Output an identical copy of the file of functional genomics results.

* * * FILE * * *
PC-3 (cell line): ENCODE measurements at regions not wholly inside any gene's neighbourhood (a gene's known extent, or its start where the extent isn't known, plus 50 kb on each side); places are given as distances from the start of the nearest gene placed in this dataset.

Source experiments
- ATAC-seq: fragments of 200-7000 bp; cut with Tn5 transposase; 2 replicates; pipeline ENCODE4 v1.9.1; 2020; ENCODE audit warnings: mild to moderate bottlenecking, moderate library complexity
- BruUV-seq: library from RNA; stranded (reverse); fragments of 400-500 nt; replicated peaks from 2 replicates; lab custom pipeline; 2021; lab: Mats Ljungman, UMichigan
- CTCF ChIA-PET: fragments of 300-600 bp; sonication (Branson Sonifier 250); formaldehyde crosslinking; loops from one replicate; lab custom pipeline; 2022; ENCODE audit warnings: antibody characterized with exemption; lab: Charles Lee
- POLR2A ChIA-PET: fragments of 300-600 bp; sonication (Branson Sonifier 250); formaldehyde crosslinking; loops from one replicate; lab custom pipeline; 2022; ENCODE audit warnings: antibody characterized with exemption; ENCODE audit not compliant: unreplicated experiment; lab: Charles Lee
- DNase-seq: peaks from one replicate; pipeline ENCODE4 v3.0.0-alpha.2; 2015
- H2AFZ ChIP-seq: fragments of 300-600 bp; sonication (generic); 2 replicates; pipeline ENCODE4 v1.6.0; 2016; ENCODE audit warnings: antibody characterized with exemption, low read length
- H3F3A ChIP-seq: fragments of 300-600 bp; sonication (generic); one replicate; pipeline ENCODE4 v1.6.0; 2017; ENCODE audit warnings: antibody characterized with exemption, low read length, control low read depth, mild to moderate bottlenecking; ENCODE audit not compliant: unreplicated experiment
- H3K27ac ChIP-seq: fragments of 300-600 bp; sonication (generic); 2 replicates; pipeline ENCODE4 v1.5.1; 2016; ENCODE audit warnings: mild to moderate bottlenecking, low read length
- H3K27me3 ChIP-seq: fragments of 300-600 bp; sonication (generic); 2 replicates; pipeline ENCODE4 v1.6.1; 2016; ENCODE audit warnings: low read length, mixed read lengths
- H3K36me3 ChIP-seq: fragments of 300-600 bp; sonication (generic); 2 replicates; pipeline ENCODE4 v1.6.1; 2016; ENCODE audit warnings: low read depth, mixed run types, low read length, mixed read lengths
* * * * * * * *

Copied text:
PC-3 (cell line): ENCODE measurements at regions not wholly inside any gene's neighbourhood (a gene's known extent, or its start where the extent isn't known, plus 50 kb on each side); places are given as distances from the start of the nearest gene placed in this dataset.

Source experiments
- ATAC-seq: fragments of 200-7000 bp; cut with Tn5 transposase; 2 replicates; pipeline ENCODE4 v1.9.1; 2020; ENCODE audit warnings: mild to moderate bottlenecking, moderate library complexity
- BruUV-seq: library from RNA; stranded (reverse); fragments of 400-500 nt; replicated peaks from 2 replicates; lab custom pipeline; 2021; lab: Mats Ljungman, UMichigan
- CTCF ChIA-PET: fragments of 300-600 bp; sonication (Branson Sonifier 250); formaldehyde crosslinking; loops from one replicate; lab custom pipeline; 2022; ENCODE audit warnings: antibody characterized with exemption; lab: Charles Lee
- POLR2A ChIA-PET: fragments of 300-600 bp; sonication (Branson Sonifier 250); formaldehyde crosslinking; loops from one replicate; lab custom pipeline; 2022; ENCODE audit warnings: antibody characterized with exemption; ENCODE audit not compliant: unreplicated experiment; lab: Charles Lee
- DNase-seq: peaks from one replicate; pipeline ENCODE4 v3.0.0-alpha.2; 2015
- H2AFZ ChIP-seq: fragments of 300-600 bp; sonication (generic); 2 replicates; pipeline ENCODE4 v1.6.0; 2016; ENCODE audit warnings: antibody characterized with exemption, low read length
- H3F3A ChIP-seq: fragments of 300-600 bp; sonication (generic); one replicate; pipeline ENCODE4 v1.6.0; 2017; ENCODE audit warnings: antibody characterized with exemption, low read length, control low read depth, mild to moderate bottlenecking; ENCODE audit not compliant: unreplicated experiment
- H3K27ac ChIP-seq: fragments of 300-600 bp; sonication (generic); 2 replicates; pipeline ENCODE4 v1.5.1; 2016; ENCODE audit warnings: mild to moderate bottlenecking, low read length
- H3K27me3 ChIP-seq: fragments of 300-600 bp; sonication (generic); 2 replicates; pipeline ENCODE4 v1.6.1; 2016; ENCODE audit warnings: low read length, mixed read lengths
- H3K36me3 ChIP-seq: fragments of 300-600 bp; sonication (generic); 2 replicates; pipeline ENCODE4 v1.6.1; 2016; ENCODE audit warnings: low read depth, mixed run types, low read length, mixed read lengths